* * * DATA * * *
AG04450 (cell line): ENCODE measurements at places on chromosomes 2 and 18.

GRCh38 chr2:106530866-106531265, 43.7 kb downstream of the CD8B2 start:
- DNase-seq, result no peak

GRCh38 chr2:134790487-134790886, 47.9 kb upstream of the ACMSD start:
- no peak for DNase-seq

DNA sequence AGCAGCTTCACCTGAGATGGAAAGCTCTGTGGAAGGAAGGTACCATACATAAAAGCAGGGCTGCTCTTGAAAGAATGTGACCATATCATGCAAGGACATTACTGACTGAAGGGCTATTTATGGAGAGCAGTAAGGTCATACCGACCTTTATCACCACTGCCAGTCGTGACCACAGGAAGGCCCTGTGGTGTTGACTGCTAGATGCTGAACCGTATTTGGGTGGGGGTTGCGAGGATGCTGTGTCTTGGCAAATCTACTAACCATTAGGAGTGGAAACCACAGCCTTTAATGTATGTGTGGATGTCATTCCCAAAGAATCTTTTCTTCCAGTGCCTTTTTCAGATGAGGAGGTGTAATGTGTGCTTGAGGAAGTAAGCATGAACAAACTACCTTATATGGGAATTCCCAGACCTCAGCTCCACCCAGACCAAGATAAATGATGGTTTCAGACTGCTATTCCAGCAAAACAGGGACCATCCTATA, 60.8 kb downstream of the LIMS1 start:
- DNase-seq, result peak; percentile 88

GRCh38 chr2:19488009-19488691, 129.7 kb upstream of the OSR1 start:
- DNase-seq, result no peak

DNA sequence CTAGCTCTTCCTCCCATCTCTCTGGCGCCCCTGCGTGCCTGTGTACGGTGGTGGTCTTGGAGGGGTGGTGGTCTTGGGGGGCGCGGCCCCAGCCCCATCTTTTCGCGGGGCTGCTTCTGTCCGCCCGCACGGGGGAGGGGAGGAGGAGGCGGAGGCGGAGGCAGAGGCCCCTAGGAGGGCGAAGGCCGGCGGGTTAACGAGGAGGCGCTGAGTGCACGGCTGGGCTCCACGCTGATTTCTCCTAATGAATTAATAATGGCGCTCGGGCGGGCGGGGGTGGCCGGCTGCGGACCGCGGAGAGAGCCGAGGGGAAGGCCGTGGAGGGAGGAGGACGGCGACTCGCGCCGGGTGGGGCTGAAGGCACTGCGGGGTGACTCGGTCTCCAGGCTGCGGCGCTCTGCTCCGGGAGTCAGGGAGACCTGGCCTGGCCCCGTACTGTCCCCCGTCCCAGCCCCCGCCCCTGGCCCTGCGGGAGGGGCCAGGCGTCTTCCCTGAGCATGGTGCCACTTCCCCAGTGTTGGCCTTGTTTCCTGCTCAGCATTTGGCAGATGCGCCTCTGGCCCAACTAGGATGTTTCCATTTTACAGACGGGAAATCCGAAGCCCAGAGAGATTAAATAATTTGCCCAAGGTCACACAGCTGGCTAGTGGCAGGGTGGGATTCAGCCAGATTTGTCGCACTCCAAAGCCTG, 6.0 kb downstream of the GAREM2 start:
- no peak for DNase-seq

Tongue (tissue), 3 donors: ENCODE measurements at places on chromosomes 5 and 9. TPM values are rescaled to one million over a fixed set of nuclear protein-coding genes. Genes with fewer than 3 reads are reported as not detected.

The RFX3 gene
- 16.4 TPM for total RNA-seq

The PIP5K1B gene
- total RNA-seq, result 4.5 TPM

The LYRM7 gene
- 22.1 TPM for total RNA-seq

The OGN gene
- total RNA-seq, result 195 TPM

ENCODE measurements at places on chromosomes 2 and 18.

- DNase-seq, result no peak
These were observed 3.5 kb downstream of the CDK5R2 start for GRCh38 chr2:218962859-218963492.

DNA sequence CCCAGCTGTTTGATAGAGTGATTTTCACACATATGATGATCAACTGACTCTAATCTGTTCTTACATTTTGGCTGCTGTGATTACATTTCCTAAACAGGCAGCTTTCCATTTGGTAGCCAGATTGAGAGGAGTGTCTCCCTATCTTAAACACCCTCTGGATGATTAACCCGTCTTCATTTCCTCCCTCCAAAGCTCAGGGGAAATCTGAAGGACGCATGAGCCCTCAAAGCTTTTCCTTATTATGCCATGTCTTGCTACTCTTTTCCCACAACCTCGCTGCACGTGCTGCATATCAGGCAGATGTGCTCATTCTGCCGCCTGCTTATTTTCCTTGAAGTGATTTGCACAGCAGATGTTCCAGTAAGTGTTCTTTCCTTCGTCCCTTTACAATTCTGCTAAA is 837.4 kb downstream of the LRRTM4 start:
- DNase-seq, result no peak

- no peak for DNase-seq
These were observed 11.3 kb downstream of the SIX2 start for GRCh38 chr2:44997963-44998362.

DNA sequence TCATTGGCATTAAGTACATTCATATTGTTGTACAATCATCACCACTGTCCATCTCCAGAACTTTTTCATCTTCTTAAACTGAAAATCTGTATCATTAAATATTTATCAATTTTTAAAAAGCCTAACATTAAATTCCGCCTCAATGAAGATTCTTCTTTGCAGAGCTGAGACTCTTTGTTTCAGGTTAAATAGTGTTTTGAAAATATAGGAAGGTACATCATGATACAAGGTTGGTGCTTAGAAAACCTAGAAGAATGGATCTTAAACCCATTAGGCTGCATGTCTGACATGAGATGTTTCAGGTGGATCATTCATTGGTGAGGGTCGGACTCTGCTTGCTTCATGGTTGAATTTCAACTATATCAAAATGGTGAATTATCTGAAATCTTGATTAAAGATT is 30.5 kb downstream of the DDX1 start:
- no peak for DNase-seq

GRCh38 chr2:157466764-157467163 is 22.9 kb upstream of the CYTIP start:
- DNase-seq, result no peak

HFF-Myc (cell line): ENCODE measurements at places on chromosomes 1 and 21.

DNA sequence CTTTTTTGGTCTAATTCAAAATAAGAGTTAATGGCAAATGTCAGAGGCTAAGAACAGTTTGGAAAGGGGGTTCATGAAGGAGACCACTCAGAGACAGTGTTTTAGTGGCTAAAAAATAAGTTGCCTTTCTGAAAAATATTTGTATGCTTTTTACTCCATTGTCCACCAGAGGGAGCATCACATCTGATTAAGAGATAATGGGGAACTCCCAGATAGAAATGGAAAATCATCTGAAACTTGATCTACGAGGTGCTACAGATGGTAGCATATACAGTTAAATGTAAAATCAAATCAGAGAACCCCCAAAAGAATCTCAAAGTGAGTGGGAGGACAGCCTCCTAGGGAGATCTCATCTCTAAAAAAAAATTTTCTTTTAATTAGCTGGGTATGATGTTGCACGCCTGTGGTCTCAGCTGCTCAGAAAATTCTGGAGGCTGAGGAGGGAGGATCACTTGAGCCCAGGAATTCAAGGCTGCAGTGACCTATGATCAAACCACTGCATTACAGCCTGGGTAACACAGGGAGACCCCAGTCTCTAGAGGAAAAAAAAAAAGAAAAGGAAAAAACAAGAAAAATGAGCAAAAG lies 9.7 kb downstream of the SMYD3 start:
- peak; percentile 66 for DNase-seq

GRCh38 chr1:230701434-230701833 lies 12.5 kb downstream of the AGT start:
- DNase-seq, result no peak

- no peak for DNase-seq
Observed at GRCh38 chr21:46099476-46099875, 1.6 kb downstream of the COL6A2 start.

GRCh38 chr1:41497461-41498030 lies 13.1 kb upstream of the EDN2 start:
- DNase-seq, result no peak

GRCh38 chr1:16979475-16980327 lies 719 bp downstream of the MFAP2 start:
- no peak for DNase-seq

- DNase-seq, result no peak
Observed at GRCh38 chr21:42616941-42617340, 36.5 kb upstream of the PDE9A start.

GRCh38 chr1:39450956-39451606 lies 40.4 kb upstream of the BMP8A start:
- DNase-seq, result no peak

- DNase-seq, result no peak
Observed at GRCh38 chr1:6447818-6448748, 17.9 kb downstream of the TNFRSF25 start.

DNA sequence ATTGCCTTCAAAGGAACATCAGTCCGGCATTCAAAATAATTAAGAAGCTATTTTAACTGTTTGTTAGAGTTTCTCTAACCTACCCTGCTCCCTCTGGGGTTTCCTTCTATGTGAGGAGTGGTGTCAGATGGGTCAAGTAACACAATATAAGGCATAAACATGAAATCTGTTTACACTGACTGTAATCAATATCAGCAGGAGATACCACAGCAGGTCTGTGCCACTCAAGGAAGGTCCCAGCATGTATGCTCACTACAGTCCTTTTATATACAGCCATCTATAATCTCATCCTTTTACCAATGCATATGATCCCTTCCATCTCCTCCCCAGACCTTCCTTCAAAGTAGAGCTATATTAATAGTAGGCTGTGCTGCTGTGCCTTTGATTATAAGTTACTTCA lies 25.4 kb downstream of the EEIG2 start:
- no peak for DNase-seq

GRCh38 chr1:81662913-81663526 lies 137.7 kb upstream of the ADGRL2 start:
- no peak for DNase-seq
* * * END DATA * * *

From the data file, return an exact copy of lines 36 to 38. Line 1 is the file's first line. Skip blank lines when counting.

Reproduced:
- DNase-seq, result no peak

- no peak for DNase-seq
Observed at GRCh38 chr21:46099476-46099875, 1.6 kb downstream of the COL6A2 start.